As for the dungeons, this is where the game shines. Aside from each one being unique, the gameplay mechanics make you feel like you’re a thief looking for treasure. You jump across chasms, climb towards the ceilings, crawl through vents, and sneak past guards by using cover. Each dungeon has multiple floors, and your goal is to secure a path to the treasure so you can steal it. You start by finding an alternate entrance, find safe zones at checkpoints, and finish by finding the final room. There are small treasure chests within each palace as well, which you can open normally or use lockpicks on. These can contain treasure for sale, items, armor, weapons, and even new skills to give to your less powerful personas if need be. As far as the guards are concerned, you can hit them from behind for a preemptive strike, or they can detect and surround you. If detected, you will raise the current palace’s alarm system, leading to more powerful shadows patrolling the area. If it hits maximum alert, you get kicked out and have to go back after a cooldown period. More often than not, you can just simply walk past them if you’re clever enough.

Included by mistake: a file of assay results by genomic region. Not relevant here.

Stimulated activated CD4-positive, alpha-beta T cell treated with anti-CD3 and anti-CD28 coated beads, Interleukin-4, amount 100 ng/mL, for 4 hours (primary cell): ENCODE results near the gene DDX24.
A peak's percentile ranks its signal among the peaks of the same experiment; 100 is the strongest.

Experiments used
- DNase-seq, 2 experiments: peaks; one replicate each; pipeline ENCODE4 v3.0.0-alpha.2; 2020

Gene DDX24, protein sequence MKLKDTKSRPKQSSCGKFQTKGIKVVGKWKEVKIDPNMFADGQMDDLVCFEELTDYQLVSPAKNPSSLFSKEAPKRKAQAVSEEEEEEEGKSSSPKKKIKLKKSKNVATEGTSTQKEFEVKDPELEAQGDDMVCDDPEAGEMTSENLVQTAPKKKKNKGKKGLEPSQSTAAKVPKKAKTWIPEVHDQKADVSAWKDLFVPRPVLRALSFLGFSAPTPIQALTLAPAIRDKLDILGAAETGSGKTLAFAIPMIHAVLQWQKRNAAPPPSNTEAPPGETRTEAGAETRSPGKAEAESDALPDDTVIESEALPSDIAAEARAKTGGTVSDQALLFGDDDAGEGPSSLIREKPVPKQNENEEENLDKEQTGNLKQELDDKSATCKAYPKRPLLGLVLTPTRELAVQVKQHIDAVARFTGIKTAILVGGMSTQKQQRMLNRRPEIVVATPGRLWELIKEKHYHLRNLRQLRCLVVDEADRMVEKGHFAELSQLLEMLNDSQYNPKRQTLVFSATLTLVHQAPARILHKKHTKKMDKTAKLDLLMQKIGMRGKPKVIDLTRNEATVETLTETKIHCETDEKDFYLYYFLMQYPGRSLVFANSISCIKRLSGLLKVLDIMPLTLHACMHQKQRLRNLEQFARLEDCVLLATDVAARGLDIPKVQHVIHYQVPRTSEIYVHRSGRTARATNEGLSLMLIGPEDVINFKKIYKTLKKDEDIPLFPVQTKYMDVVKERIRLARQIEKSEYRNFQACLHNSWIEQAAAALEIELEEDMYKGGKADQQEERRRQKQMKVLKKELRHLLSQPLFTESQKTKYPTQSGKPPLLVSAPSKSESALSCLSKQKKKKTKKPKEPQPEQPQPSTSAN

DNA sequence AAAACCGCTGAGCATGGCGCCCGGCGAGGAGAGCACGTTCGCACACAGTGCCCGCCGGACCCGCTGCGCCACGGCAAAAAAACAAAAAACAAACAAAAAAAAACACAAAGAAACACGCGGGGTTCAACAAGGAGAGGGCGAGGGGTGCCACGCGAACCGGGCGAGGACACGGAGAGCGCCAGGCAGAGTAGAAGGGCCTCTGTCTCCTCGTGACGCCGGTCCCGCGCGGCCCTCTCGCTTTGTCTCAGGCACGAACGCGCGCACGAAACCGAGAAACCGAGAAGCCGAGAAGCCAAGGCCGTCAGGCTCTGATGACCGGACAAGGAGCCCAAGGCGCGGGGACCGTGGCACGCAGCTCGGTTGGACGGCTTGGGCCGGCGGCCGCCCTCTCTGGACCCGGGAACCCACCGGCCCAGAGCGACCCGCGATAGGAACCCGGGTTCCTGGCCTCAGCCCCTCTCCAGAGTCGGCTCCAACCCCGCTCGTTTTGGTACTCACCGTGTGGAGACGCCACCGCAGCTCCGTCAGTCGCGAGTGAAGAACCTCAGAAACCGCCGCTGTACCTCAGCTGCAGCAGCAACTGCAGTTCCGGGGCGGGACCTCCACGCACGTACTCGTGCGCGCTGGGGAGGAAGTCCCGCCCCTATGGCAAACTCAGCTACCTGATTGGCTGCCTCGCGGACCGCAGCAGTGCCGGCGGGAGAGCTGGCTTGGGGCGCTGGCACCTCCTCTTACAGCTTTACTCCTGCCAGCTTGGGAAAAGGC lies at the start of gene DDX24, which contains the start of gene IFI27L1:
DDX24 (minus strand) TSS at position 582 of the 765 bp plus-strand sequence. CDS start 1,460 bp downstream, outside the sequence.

However, the guards won’t always let you through so easily, and that’s where combat comes into play. You and three other party members are your team. They can either act on their own with a tactics list, or you can tell them what to do directly. They can attack directly with either their weapon or gun, guard, and use special abilities via their persona. While you never know the turn order, the fight only progresses when you decide on an action to take. What’s fascinating is that they mapped each command to a specific button on the controller, meaning you have fewer menus to scroll through and more control over what you do. Some unique mechanics to the Persona series make a comeback, such as gaining an extra turn when hitting an enemy’s weakness, and unleashing an “all-out attack” when all enemies get knocked down. Bear in mind, however, that enemies can knock you down as well, though mercifully will never attack you all at once. However, a feature from Persona 2 comes back to the fray, and that’s negotiations. Instead of an all-out attack, you can coerce the downed foe to give you either money, an item, or their own power for the main character to use as his own. You do this with a simplistic dialogue system where you can either succeed, or fail by either forcing them to fight back or run away. It makes fights more unique than any other RPG out there.